In her series Hair, Brussels-based artist Elodie Antoine creates intricate, hair-like sculptures that embody abstract living forms. The pieces, which are covered in thick strands of hemp, are braided, brushed, styled and accessorized. Inspired by her young daughter’s love of fairytales – and the long, glossy locks which are so often the defining feature of fairytale princesses – Antoine’s work explores the attraction-repulsion paradox associated with materials such as hair. We spoke to her about her artistic process and what kind of reaction she hopes her artworks will evoke.
What were your inspirations behind these pieces? This work was inspired by my daughter – I started it when she was four. At that age, little girls are usually bathed in stories about princesses with amazing long hair, like Rapunzel. What I found interesting is the contradiction that lays within this; long hair mesmerizes but can also easily disgust. Hair is both a symbol for femininity and animalism. Western culture is full of these symbolic hair tales: Medusa, Samson, Christ or Mary Magdalene.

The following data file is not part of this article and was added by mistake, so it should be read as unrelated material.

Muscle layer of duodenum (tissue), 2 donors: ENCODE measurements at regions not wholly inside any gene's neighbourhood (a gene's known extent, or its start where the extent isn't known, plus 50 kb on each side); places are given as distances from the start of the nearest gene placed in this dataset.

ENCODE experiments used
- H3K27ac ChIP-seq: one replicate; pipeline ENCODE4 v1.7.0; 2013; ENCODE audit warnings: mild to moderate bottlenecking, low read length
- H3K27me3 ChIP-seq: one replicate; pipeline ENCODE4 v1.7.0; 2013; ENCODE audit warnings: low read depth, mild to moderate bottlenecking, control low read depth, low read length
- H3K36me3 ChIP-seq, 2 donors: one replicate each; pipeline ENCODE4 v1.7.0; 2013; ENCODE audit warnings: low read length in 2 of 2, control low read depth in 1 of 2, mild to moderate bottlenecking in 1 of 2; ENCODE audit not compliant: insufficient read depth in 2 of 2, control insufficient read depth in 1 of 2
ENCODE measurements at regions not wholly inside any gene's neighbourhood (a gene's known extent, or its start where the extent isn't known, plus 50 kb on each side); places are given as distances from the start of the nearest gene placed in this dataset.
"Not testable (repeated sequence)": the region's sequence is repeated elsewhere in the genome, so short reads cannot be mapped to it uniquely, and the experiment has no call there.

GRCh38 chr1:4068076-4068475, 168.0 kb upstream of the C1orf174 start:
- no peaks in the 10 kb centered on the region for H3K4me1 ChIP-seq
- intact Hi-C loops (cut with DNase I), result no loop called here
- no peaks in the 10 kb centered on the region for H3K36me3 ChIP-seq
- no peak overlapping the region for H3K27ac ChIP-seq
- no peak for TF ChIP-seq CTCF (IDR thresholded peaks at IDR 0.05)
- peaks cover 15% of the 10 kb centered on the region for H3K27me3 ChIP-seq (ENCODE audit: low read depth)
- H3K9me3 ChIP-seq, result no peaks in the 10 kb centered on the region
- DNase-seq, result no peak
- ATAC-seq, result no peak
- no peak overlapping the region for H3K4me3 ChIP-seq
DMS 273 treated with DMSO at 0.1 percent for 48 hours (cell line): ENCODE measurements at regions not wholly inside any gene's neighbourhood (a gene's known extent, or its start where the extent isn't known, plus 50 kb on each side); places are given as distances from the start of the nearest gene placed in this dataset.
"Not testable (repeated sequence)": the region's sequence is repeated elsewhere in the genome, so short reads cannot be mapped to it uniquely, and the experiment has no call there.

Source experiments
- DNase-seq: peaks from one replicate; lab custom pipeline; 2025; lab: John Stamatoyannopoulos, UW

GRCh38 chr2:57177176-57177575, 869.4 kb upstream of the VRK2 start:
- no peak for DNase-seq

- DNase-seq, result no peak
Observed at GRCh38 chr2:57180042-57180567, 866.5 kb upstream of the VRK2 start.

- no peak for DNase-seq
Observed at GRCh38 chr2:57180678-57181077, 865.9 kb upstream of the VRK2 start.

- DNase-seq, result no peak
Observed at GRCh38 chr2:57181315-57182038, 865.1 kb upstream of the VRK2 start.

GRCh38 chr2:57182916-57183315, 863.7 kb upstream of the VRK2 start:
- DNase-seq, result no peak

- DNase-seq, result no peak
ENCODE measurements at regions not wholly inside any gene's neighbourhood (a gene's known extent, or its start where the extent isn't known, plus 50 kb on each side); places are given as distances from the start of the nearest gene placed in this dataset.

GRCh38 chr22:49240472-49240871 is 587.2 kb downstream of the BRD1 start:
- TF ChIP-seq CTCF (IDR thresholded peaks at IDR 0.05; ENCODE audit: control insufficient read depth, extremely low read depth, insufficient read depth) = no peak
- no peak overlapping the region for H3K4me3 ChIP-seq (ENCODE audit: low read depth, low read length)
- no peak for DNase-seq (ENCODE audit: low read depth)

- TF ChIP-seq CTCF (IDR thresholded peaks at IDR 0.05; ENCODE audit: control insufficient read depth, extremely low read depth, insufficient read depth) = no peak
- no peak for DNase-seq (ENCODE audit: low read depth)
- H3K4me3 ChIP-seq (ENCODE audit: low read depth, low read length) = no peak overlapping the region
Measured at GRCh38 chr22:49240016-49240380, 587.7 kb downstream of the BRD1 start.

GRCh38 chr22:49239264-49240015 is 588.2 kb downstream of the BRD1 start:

Why do you use hemp instead of hair to create your sculptures? Hemp looks like neglected, wild hair and is less charming than real hair. Its dirty blonde, messed-up quality provides a refreshing contrast to the often intricate hairdos that I create. And to me, hemp already looks like hair, so I didn’t have to do much in order to recreate the illusion. Just a nice combing!